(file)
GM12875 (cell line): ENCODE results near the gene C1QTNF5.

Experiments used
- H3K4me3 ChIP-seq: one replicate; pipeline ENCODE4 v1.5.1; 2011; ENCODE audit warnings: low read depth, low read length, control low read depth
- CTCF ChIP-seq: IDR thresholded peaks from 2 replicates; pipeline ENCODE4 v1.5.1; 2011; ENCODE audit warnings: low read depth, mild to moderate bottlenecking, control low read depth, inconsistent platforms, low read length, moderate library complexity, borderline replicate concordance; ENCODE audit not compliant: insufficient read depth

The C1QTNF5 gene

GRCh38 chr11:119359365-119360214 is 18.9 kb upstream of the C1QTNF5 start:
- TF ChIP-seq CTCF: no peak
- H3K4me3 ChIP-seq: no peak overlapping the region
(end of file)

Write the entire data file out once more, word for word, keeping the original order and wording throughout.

GM12875 (cell line): ENCODE results near the gene C1QTNF5.

Experiments used
- H3K4me3 ChIP-seq: one replicate; pipeline ENCODE4 v1.5.1; 2011; ENCODE audit warnings: low read depth, low read length, control low read depth
- CTCF ChIP-seq: IDR thresholded peaks from 2 replicates; pipeline ENCODE4 v1.5.1; 2011; ENCODE audit warnings: low read depth, mild to moderate bottlenecking, control low read depth, inconsistent platforms, low read length, moderate library complexity, borderline replicate concordance; ENCODE audit not compliant: insufficient read depth

The C1QTNF5 gene

GRCh38 chr11:119359365-119360214 is 18.9 kb upstream of the C1QTNF5 start:
- TF ChIP-seq CTCF: no peak
- H3K4me3 ChIP-seq: no peak overlapping the region